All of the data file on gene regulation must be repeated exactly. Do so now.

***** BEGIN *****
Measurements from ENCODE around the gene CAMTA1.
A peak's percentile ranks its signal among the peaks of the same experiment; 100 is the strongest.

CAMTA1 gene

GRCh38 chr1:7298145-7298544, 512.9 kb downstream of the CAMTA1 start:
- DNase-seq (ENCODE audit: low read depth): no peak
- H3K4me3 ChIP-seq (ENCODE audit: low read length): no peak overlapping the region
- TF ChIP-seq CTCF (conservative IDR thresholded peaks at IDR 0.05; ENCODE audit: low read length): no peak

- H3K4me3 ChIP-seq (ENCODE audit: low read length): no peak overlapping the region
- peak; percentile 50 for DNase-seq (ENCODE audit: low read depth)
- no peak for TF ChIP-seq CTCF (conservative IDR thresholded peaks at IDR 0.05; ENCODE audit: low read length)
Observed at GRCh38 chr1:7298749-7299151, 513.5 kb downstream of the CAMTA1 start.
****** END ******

Measurements from ENCODE around the gene CAMTA1.
A peak's percentile ranks its signal among the peaks of the same experiment; 100 is the strongest.

CAMTA1 gene

GRCh38 chr1:7298145-7298544, 512.9 kb downstream of the CAMTA1 start:
- DNase-seq (ENCODE audit: low read depth): no peak
- H3K4me3 ChIP-seq (ENCODE audit: low read length): no peak overlapping the region
- TF ChIP-seq CTCF (conservative IDR thresholded peaks at IDR 0.05; ENCODE audit: low read length): no peak

- H3K4me3 ChIP-seq (ENCODE audit: low read length): no peak overlapping the region
- peak; percentile 50 for DNase-seq (ENCODE audit: low read depth)
- no peak for TF ChIP-seq CTCF (conservative IDR thresholded peaks at IDR 0.05; ENCODE audit: low read length)
Observed at GRCh38 chr1:7298749-7299151, 513.5 kb downstream of the CAMTA1 start.